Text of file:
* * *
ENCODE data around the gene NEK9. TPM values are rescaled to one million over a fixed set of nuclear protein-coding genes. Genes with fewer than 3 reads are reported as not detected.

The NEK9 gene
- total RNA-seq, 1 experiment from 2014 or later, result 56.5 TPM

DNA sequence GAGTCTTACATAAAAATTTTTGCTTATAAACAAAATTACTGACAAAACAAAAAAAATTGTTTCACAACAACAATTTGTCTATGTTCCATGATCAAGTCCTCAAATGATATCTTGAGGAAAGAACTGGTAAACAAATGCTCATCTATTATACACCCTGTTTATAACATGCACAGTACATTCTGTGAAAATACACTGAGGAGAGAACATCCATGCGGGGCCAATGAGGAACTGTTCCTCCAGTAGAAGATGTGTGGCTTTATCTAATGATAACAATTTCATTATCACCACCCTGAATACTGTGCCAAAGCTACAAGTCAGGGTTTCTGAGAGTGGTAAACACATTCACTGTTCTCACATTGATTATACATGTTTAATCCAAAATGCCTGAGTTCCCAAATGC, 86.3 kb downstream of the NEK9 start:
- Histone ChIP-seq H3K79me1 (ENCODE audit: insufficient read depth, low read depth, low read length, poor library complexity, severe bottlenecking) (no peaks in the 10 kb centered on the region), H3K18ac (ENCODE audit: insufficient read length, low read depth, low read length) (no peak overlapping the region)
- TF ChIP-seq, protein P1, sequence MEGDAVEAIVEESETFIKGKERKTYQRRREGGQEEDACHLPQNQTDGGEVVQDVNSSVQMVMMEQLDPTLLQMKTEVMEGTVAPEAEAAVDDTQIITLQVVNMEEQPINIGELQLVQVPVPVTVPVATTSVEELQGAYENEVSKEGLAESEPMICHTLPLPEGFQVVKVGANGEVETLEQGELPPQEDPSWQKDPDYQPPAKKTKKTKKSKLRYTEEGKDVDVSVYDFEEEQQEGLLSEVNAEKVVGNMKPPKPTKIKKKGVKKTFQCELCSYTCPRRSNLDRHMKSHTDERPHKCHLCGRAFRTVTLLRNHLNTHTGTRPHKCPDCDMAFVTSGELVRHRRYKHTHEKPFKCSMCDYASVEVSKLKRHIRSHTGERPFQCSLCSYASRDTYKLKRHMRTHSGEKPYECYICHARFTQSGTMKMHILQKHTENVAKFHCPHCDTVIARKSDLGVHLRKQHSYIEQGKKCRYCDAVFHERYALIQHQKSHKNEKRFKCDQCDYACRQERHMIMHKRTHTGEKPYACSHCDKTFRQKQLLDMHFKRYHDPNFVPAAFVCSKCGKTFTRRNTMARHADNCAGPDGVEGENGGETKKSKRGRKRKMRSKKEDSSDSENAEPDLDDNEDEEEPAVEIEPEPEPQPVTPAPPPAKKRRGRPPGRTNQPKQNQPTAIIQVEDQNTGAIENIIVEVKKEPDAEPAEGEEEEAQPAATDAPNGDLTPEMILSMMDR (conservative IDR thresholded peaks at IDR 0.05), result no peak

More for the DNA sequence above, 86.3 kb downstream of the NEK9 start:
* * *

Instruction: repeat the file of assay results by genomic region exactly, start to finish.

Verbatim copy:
ENCODE data around the gene NEK9. TPM values are rescaled to one million over a fixed set of nuclear protein-coding genes. Genes with fewer than 3 reads are reported as not detected.

The NEK9 gene
- total RNA-seq, 1 experiment from 2014 or later, result 56.5 TPM

DNA sequence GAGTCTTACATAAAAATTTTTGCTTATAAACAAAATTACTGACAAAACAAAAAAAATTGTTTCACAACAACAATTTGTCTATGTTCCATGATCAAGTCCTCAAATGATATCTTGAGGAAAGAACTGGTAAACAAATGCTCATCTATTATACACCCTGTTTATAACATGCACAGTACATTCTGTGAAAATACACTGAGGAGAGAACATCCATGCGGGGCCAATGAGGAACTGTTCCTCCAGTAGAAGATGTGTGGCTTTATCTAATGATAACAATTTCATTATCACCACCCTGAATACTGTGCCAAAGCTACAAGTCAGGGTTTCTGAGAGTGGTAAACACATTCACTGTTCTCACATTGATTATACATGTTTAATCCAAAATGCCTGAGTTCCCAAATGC, 86.3 kb downstream of the NEK9 start:
- Histone ChIP-seq H3K79me1 (ENCODE audit: insufficient read depth, low read depth, low read length, poor library complexity, severe bottlenecking) (no peaks in the 10 kb centered on the region), H3K18ac (ENCODE audit: insufficient read length, low read depth, low read length) (no peak overlapping the region)
- TF ChIP-seq, protein P1, sequence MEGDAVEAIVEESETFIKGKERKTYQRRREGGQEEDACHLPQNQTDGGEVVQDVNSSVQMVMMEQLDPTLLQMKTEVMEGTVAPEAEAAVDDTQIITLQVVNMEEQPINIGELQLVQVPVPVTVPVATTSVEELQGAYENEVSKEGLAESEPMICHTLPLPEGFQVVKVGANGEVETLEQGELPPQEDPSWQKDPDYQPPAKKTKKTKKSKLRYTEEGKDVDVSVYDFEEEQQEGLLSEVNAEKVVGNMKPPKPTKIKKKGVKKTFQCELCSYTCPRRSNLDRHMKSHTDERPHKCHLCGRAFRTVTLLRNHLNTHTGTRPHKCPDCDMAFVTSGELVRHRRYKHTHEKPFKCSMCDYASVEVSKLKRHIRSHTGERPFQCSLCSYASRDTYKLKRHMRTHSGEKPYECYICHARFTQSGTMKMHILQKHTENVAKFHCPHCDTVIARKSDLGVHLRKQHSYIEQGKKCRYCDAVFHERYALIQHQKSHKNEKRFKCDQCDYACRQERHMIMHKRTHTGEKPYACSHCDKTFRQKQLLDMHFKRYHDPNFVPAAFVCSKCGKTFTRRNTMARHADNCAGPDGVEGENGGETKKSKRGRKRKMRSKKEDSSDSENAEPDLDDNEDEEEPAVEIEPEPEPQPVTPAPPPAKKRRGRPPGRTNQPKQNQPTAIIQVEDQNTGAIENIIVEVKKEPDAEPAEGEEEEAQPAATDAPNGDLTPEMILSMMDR (conservative IDR thresholded peaks at IDR 0.05), result no peak

More for the DNA sequence above, 86.3 kb downstream of the NEK9 start: